To coincide with National Volunteers’ Week, FoodCycle is calling on the nation’s home chefs and dinner party hosts to bring their skills to their local FoodCycle community meal.
Following on from our involvement with the Creative Shootout, FoodCycle has been working with the winning agency, Red Consultancy, and all the media partners that have donated ad space, to create our largest volunteer recruitment campaign ever!
We began by conducting research which revealed the popularity of hosting dinner parties. The study of 2,000 adults found 72% of people that have ever held a dinner party, enjoy hosting rising to 90% for people aged 25-34.
While over one fifth (23%) would like to extend their hosting or cooking skills by sharing them with the local community. When asked what qualities makes a good host, being welcoming (74%), relaxed (64%) and attentive (53%) are some of the most important elements.
Mary McGrath, CEO, FoodCycle said, ‘’Week in, week out, thousands of volunteers across the country help transform surplus food into delicious vegetarian meals for anyone that needs them, no questions asked.’’
“As a nation of dinner party hosts and home cooks, we want to encourage more people to take that skillset from the home and extend to the wider community. Over the last year, we have seen a 59% increase in the number of community meals being served and with cost of living and rising food prices, we anticipate this demand will continue to increase. Volunteers Week, which starts today and runs until 7th June presents the perfect time for people to get more involved.”
One of our longstanding volunteers is, Chris Sim, who to date has help cook over 2,000 community meals a year at the Finsbury Park Project. Chris and the team love to experiment with their food, taking inspiration from around the world and cooking for around 40-50 guests every week.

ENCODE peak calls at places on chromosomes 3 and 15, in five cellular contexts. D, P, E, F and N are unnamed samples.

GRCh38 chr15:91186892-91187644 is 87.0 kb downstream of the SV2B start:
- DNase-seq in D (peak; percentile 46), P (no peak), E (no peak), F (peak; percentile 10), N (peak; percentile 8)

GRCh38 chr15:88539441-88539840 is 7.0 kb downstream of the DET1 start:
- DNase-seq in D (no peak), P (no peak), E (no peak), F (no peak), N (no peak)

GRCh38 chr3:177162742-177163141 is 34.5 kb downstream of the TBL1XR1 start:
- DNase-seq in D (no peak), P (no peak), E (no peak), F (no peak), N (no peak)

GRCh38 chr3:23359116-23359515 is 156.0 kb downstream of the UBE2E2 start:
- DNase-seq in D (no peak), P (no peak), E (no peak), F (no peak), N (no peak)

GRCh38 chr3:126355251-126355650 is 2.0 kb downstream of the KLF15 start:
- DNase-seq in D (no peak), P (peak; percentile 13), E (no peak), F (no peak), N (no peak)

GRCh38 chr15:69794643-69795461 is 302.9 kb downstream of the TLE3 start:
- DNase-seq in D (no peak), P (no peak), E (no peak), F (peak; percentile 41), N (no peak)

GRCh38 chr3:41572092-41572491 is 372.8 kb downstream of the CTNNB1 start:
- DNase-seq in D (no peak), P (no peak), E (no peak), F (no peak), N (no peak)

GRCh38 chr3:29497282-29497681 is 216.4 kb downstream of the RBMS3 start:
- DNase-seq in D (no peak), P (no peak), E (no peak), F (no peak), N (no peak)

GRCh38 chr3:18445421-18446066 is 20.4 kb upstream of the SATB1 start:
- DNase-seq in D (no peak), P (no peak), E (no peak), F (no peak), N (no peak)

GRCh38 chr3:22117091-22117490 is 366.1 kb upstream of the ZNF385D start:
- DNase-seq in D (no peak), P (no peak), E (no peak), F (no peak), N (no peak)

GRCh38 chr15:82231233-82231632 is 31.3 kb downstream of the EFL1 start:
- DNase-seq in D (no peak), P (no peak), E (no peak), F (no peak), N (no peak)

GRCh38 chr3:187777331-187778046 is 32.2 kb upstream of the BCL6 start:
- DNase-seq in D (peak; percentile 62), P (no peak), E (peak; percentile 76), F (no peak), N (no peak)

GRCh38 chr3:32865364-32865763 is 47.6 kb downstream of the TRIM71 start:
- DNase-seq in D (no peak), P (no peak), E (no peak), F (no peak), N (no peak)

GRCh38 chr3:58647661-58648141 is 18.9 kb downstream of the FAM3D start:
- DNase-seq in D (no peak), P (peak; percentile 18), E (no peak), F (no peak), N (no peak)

The key to success? Chris said it’s about the art of collaboration combined with delegation – pooling ideas from many different people (or cookbooks), then getting people to buy into the idea, followed by delegating individual tasks, that lead to a top-notch result.
Inspired to volunteer?
Hosting a dinner party? Read Chris’ top tips!
When preparing for a dinner party, Chris says hosts need to learn the art of delegation, not sweat the small stuff – and create a ‘timeline’ of the meal to make sure it goes to plan. Chris adds, ‘’When you are preparing food and a lovely occasion for many people, as soon as you relinquish a little bit of control and realise you can’t do everything – things tend to run a lot smoother.’’
- Collaboration enables delegation – pooling ideas from many different people, then getting people to buy into a shared vision for a meal, will make those helping you more motivated.
- Utilise ideas from your travels or family and friends from other parts of the world. Try to remember that dish, flavour combination or ingredient that made your holiday that little bit more memorable.
- Although it is easier said than done, don’t fret about the smallest details – as long as it’s done with love and care, your guests will appreciate it.
- Pre-planning is a must when you have many mouths to feed, creating a timeline of prep – which includes everything from when the food needs to go into the oven to dressing the table – can help to create a slick process to getting everything served on time.
- Try to smile, relax and even have a laugh during the process – you’re more likely to enjoy cooking, which will translate into tastier, more memorable food.